The investigation is almost complete at this point, according to the TSB.

Kisbey is about 150 kilometres southeast of Regina.


Cessna 414 Chancellor, N37480: Accident occurred April 05, 2013 at Hammonton Municipal Airport (N81), New Jersey

NTSB Identification: ERA13LA191
14 CFR Part 91: General Aviation
Accident occurred Friday, April 05, 2013 in Hammonton, NJ
Probable Cause Approval Date: 02/10/2014
Aircraft: CESSNA 414, registration: N37480
Injuries: 1 Minor, 1 Uninjured.

NTSB investigators may not have traveled in support of this investigation and used data provided by various sources to prepare this aircraft accident report.

The pilot reported that, during a repositioning flight, he lowered the landing gear during the approach and confirmed that it was extended by observing the landing gear position indicator lights. Immediately after touchdown, the airplane veered left. The pilot applied full right rudder, but the airplane continued veering left and departed the left side of the runway. The airplane struck several trees and was subsequently engulfed in a postcrash fire. A postaccident examination revealed that the nose landing gear had separated from its mount at the left trunnion. Fractographic examination revealed a pre-existing crack at the surface of the left trunnion lug. Subsequent investigation revealed that the fractured part was a used part recently taken from another airplane that had over 20,000 service hours. The crack at the surface of the trunnion lug could not have been seen during a visual inspection of the trunnion assembly before its installation because such cracks can only be identified by eddy current inspections. Multiengine Service Bulletin MEB88-5 requires the trunnion assembly to be subjected to eddy current inspection and, if cracks are identified during this inspection, the trunnion assembly must be replaced; however, the inspection requirements are not applicable to Part 91 operators.

The National Transportation Safety Board determines the probable cause(s) of this accident as follows:
A loss of control during landing due to the failure of the nose landing gear's left trunnion lug.

On April 5, 2013, about 1150 eastern daylight time, a Cessna 414, N37480, registered to and operated by a private individual, was substantially damaged when it veered off the runway while landing at Hammonton Municipal Airport (N81), Hammonton, New Jersey. The private pilot was not injured and the commercial pilot-rated passenger received minor injuries. Visual meteorological conditions prevailed, and an instrument flight rules flight plan was filed for the flight. The flight originated from Montgomery County Airpark (GAI), Gaithersburg, Maryland about 1105 and was destined for N81. The personal flight was conducted under the provisions of Title 14 Code of Federal Regulations Part 91. 

The airplane was being repositioned to N81 in order for the owner's insurance adjuster and a local mechanic to physically inspect previous claim work for damage done during ground handling following Hurricane Sandy. 

The pilot reported lowering the landing gear during the approach to runway 03, and confirmed that they were extended by observing the landing gear position indicator lights. Immediately after touchdown, the airplane veered to the left. The pilot applied full right rudder, but the airplane continued to veer to the left. After departing the left side of the runway, the airplane struck several trees and was subsequently engulfed in a post-crash fire.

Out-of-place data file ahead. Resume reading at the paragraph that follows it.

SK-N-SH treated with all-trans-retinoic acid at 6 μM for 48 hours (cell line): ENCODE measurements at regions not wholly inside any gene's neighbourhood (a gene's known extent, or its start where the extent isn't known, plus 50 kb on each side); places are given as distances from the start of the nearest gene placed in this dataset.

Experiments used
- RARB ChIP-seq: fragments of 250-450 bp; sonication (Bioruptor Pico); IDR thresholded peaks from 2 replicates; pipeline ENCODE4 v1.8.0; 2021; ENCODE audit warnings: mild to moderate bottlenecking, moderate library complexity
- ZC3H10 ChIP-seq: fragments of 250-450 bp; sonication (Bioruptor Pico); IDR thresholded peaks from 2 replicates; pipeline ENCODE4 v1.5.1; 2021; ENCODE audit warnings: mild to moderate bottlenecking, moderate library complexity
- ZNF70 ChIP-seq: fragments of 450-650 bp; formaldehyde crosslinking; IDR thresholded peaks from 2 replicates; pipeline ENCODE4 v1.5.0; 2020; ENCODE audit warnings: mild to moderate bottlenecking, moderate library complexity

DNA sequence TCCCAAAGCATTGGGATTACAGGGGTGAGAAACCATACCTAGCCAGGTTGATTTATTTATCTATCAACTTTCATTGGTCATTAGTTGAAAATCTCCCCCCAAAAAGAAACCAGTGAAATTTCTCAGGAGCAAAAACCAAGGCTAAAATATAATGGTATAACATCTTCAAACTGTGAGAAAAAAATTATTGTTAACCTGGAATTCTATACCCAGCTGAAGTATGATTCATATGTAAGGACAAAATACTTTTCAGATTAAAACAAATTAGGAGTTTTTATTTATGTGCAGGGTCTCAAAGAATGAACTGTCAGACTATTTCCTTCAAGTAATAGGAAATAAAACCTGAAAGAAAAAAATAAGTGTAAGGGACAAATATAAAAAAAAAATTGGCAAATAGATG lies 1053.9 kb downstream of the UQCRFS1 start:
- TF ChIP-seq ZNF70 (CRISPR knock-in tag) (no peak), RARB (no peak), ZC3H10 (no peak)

According to FAA records, the pilot held a private certificate, with ratings for airplane single- and multiengine land. His most recent FAA third class medical certificate was issued on January 2, 2013. As of April 5, 2013, the pilot reported a total of 587 total hours of flight experience, of which 120 hours were in the same make and model as the accident airplane. 

The seven-seat, twin-engine, low-wing, retractable tricycle-gear airplane was manufactured in 1977 and was equipped with two Continental Motors TSIO-520, 520-hp engines. Review of the airplane's maintenance logbooks revealed that its most recent annual inspection was completed on October 26, 2012. At the time of inspection, the airplane had accumulated 9,335 total hours in service. The number one and two engines accumulated approximately 735 and 157 total hours of operation since overhaul, respectively. The airplane had flown about three hours since the most recent annual inspection. 

The 1154 recorded weather observation at Atlantic City International Airport (ACY), Atlantic City, New Jersey, located about 15 miles southeast of the accident site, included wind from 330 degrees at 13 knots, 10 miles visibility, few clouds at 1,600 feet, temperature 11 degrees C, dew point 4 degrees C, and a barometric altimeter setting of 29.83 inches of mercury.

N81 was a non-tower-controlled airport equipped with one asphalt runway, oriented in a 03/21 configuration. The runway was 3,601 feet in length and 75 feet wide. The field elevation for the airport was 65 feet mean sea level. 

Examination of the accident site and surrounding area by a Federal Aviation Administration (FAA) inspector revealed the left wing impacted several 4 to 6 inch-diameter trees prior to separating from the aircraft. The airplane then spun to the left, with fuel from the severed wing splashing on the nose section of the airplane and onto the hot left engine. The fuel ignited and caused substantial damage to the left engine and forward left section of the fuselage.